Escalators and moving sidewalks are everywhere in today’s convenience driven-world. Today’s Service Dog teams are likely to regularly encounter them, especially teams that travel, work in a large or multi-story office building or those that enjoy frequenting the mall. For humans, getting on an escalator or moving sidewalk is simple: step on. For Service Dogs, though, there are some additional considerations for safety.
Escalators are pretty simple. They’re moving staircases designed for getting lots of people from one floor to another with minimal effort. They consist of linked steps that operate on a track, and that are driven at a consistent speed by a low-power motor. They work great for most people who simply want an easy ride to or from one floor of a building to another, but for Service Dog teams, escalators are a blessing a curse.
There are many concerns in the Service Dog world about escalator usage. One of the biggest revolves around the moving parts on an escalator. At the top and bottom of an escalator, the steps flatten out horizontally, and then they feed back into the “loop” that cycles behind the scenes to keep the escalator moving. For Service Dog teams, a huge fear is that small paws or longer fur will get caught in the link mechanism or at the end of the escalator during that split second of time there’s a gap.
Another issue is that without proper training and socialization, Service Dogs can be fearful of the escalator or moving sidewalk. It has an odd texture (grooved and ridged metal), the grate surrounding the entrance and exit is off-putting, and there’s a low mechanical hum. Additionally, people often hurry or rush and they’re typically carrying large items, like luggage or lots of shopping bags. Space is tight, and anything less than a relaxed and calm Service Dog could cause major disturbance and stress, not only for the handler, but also for those around the team.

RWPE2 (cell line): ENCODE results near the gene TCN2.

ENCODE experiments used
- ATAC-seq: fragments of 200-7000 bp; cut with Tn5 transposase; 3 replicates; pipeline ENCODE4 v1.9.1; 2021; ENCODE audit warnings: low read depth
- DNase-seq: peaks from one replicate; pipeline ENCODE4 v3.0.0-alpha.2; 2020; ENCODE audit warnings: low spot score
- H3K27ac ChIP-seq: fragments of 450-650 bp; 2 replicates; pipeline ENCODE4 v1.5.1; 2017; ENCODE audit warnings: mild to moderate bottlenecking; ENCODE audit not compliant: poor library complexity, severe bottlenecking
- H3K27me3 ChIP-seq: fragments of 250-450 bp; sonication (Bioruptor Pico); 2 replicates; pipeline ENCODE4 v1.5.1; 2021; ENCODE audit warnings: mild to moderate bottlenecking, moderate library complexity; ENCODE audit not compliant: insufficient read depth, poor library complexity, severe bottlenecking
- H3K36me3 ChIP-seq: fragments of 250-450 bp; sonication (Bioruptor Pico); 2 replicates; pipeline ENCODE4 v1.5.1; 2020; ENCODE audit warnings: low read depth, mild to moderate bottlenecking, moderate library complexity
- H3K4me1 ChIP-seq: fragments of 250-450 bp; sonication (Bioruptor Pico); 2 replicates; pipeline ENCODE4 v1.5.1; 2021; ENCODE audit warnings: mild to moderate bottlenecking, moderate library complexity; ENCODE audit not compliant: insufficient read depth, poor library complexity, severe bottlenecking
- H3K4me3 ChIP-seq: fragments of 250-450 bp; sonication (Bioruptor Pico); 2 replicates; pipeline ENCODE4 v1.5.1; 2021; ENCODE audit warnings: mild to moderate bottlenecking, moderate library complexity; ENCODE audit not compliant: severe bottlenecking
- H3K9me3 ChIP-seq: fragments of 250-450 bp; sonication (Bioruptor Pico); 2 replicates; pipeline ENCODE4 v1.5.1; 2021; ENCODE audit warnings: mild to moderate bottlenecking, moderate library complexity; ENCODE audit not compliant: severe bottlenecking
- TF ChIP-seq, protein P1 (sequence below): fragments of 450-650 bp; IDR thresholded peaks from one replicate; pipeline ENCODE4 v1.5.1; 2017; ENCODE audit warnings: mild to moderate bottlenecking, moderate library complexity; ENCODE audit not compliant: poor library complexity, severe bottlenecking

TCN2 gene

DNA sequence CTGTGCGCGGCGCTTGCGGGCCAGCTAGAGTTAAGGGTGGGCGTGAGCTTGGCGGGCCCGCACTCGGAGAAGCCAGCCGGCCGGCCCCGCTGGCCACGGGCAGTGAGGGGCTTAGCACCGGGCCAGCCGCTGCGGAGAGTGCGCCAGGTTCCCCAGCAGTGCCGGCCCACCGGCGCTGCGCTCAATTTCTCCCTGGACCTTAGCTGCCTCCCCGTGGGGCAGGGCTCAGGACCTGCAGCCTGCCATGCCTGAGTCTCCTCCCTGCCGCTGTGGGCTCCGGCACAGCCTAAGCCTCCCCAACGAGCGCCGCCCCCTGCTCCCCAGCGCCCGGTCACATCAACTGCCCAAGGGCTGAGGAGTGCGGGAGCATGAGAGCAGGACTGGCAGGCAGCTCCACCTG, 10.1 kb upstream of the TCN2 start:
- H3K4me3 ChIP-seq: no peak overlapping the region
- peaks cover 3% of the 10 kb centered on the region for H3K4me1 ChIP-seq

Many Service Dog Teams Opt Out
The great thing about modern urban society are the plethora of escalator alternatives. If you don’t want to ride that contraption, you don’t have to. You can take the stairs or hop on an elevator, and the problem is solved. Many Service Dog teams simply do not take escalators or moving sidewalks, and they don’t train for the possibility. They simply resolve to always use the stairs or take the elevator, and that’s just fine. There’s nothing that says your Service Dog MUST be able to navigate an escalator, and teaching a Service Dog to do so is completely up to the discretion of the training program or handler. If a handler or trainer isn’t comfortable with escalator or moving sidewalk usage, then there are always other options.
However, for other teams, avoiding escalators or moving sidewalks isn’t part of their game plan. For whatever reason, they’re regularly faced with this common urban obstacle, and it’s important that their dog be able to navigate it safely and with ease. Very rarely, teams may not be able to bypass escalators, so again, it’s important for Service Dogs to know how to be safe.
Teaching Safe and Proper Escalator Manners
It’s important to teach your dog to “hop,” not walk, over the beginning and end of the escalator.
walk across all types of flooring, especially metallic ones. Grates and diamond grid plates laid in sidewalks are great tests of this. Offer lots of encouragement and reinforcement when introducing new surfaces to your partner; it’ll pay off in the long run.
Next, find an escalator without a lot of foot traffic. Walk across the plating at the entrance to the escalator several times to familiarize your Service Dog with the feel, vibration and proximity to the escalator. Again, offer lots of reinforcement.
When you’re ready to actually get on the escalator, grab a couple of treats and approach it briskly and confidently. Don’t act like it’s anything out of the ordinary. Step over the first very bottom step or two, and lure your partner up with you, so that you guys bypass the point where the steps are fed out from the loop entirely. Take a couple steps up, rewarding your partner for each step, so that your partner’s back legs also miss the feed point.
It’s the exit that’s tricky, as you need your partner to again avoid the feed point where the steps disappear back into the mechanism. Using a treat, prepare yourself and your partner a few feet back from the exit, and use a verbal count down to help your partner learn to expect what comes next. “One, two, three.”
On three, hop over the feed line (don’t just step), and help your partner do the same. At no point should your dog’s feet touch the feed point where the steps go back into the loop. Reward your Service Dog frequently for while on the escalator itself, especially when just teaching/introducing it, and always ensure your partner exits the machine with a small “hop.”
Do you and your Service Dog use escalators or moving sidewalks? Do you have any tips or tricks to share? Comment below!
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